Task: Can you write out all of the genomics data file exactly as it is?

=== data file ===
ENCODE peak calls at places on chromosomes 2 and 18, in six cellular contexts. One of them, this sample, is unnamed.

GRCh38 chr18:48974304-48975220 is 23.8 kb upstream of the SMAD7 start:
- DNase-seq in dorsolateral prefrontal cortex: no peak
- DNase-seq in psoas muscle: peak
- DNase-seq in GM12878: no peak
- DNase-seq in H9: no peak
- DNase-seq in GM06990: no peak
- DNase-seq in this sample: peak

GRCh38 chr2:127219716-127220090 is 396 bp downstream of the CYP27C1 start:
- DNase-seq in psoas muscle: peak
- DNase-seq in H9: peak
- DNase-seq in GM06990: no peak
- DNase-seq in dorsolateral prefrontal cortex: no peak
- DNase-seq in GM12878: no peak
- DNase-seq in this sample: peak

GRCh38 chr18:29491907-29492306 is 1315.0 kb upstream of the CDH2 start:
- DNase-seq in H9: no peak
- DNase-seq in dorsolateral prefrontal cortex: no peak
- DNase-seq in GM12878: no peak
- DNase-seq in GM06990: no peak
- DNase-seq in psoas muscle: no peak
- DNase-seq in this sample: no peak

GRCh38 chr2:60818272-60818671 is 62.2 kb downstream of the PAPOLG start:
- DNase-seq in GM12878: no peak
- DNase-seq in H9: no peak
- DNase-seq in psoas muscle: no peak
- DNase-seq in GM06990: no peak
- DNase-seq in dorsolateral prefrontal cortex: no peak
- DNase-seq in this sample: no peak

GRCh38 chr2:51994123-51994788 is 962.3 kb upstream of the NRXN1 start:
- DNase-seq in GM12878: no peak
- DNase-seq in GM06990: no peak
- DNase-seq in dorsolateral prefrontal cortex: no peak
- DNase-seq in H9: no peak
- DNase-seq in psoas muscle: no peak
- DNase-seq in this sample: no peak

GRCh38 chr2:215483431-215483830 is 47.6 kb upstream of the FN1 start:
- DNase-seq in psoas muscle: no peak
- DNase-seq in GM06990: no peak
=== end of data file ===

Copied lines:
ENCODE peak calls at places on chromosomes 2 and 18, in six cellular contexts. One of them, this sample, is unnamed.

GRCh38 chr18:48974304-48975220 is 23.8 kb upstream of the SMAD7 start:
- DNase-seq in dorsolateral prefrontal cortex: no peak
- DNase-seq in psoas muscle: peak
- DNase-seq in GM12878: no peak
- DNase-seq in H9: no peak
- DNase-seq in GM06990: no peak
- DNase-seq in this sample: peak

GRCh38 chr2:127219716-127220090 is 396 bp downstream of the CYP27C1 start:
- DNase-seq in psoas muscle: peak
- DNase-seq in H9: peak
- DNase-seq in GM06990: no peak
- DNase-seq in dorsolateral prefrontal cortex: no peak
- DNase-seq in GM12878: no peak
- DNase-seq in this sample: peak

GRCh38 chr18:29491907-29492306 is 1315.0 kb upstream of the CDH2 start:
- DNase-seq in H9: no peak
- DNase-seq in dorsolateral prefrontal cortex: no peak
- DNase-seq in GM12878: no peak
- DNase-seq in GM06990: no peak
- DNase-seq in psoas muscle: no peak
- DNase-seq in this sample: no peak

GRCh38 chr2:60818272-60818671 is 62.2 kb downstream of the PAPOLG start:
- DNase-seq in GM12878: no peak
- DNase-seq in H9: no peak
- DNase-seq in psoas muscle: no peak
- DNase-seq in GM06990: no peak
- DNase-seq in dorsolateral prefrontal cortex: no peak
- DNase-seq in this sample: no peak

GRCh38 chr2:51994123-51994788 is 962.3 kb upstream of the NRXN1 start:
- DNase-seq in GM12878: no peak
- DNase-seq in GM06990: no peak
- DNase-seq in dorsolateral prefrontal cortex: no peak
- DNase-seq in H9: no peak
- DNase-seq in psoas muscle: no peak
- DNase-seq in this sample: no peak

GRCh38 chr2:215483431-215483830 is 47.6 kb upstream of the FN1 start:
- DNase-seq in psoas muscle: no peak
- DNase-seq in GM06990: no peak